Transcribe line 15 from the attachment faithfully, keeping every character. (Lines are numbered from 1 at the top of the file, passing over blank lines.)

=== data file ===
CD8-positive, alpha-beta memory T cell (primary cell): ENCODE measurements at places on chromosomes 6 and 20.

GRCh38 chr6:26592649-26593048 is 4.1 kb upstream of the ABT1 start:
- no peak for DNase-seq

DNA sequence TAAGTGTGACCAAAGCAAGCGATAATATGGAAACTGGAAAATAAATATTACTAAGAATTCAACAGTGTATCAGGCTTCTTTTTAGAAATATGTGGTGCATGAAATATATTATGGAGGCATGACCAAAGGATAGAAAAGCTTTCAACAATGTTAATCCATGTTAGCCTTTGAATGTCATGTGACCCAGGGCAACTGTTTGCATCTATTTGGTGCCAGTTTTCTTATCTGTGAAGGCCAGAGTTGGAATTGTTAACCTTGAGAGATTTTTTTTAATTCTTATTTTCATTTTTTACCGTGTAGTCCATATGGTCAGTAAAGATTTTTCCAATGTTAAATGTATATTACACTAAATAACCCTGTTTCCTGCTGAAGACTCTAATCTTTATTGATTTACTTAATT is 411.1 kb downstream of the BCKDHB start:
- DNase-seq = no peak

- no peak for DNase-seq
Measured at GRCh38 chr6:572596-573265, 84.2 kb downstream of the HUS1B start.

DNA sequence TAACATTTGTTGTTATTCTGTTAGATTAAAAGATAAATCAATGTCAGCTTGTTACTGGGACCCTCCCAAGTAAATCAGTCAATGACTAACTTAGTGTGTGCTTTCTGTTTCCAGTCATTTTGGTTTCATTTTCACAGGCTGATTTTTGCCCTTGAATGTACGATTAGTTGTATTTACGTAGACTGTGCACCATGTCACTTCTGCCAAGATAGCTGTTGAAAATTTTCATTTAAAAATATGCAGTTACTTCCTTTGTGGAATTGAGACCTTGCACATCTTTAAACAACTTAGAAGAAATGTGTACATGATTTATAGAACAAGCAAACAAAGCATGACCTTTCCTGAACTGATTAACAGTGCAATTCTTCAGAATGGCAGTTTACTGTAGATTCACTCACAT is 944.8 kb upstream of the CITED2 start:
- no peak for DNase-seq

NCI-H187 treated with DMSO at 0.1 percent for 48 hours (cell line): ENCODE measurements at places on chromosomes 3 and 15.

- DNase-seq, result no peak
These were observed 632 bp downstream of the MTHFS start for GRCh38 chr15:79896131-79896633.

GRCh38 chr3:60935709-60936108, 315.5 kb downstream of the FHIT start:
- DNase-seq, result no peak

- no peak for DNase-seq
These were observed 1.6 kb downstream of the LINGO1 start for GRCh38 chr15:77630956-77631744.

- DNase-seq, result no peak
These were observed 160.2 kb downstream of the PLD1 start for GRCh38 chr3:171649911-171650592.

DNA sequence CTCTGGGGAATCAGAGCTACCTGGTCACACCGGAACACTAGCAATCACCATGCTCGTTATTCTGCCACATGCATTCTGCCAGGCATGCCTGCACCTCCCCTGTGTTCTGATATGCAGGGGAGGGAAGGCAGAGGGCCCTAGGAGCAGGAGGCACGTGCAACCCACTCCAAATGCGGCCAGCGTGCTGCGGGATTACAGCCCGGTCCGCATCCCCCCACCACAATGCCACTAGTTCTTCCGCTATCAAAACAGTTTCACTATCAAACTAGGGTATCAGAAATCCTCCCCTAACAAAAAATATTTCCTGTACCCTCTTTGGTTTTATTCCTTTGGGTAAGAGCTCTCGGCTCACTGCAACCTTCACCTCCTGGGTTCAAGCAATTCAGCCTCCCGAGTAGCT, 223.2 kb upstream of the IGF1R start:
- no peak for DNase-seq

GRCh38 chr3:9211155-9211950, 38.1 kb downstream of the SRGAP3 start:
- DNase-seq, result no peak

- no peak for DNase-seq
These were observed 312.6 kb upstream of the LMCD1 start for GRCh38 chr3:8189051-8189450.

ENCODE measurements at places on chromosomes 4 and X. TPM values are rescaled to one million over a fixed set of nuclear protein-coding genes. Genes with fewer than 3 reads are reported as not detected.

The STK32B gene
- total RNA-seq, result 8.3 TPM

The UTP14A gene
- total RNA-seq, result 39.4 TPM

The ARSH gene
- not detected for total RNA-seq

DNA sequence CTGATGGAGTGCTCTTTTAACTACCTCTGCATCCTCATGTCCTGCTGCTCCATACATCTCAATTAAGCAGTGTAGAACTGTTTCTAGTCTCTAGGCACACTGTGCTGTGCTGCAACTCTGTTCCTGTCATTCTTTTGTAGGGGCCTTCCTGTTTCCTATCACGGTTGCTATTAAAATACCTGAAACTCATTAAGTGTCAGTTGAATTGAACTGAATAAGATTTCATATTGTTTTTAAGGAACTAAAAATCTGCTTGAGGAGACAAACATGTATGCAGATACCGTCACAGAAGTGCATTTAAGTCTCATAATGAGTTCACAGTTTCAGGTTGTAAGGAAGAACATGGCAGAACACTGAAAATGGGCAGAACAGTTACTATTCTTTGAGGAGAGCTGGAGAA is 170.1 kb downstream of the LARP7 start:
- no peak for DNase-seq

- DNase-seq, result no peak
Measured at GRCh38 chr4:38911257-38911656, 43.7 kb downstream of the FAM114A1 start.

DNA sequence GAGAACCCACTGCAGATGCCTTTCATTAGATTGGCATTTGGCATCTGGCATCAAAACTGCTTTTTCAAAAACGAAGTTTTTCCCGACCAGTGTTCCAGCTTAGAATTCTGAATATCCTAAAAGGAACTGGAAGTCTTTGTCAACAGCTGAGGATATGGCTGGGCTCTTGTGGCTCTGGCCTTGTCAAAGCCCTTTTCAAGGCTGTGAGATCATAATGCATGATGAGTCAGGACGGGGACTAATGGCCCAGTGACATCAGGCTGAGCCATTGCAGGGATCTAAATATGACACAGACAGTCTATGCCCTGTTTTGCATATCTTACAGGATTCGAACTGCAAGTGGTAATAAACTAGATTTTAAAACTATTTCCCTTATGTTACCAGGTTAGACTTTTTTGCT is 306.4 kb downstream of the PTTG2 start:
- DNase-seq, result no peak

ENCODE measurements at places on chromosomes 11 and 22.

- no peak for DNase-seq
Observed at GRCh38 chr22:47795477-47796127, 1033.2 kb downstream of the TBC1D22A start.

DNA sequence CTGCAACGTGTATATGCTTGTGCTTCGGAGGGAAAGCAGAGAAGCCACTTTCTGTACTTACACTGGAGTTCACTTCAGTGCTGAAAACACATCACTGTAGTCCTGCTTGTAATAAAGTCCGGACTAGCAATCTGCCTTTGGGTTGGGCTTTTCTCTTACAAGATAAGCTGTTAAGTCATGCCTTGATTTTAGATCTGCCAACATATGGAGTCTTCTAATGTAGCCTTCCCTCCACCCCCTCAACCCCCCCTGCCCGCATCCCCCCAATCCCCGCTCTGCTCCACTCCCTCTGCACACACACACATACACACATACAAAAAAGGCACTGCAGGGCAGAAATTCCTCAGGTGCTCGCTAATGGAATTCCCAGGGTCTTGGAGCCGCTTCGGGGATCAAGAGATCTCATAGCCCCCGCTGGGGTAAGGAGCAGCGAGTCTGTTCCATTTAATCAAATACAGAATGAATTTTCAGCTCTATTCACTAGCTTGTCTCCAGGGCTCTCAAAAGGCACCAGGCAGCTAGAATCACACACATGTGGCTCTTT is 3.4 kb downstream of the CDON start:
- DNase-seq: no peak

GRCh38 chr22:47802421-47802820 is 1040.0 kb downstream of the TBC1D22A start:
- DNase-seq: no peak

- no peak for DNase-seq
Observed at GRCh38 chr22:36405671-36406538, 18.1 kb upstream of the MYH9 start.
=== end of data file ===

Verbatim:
- no peak for DNase-seq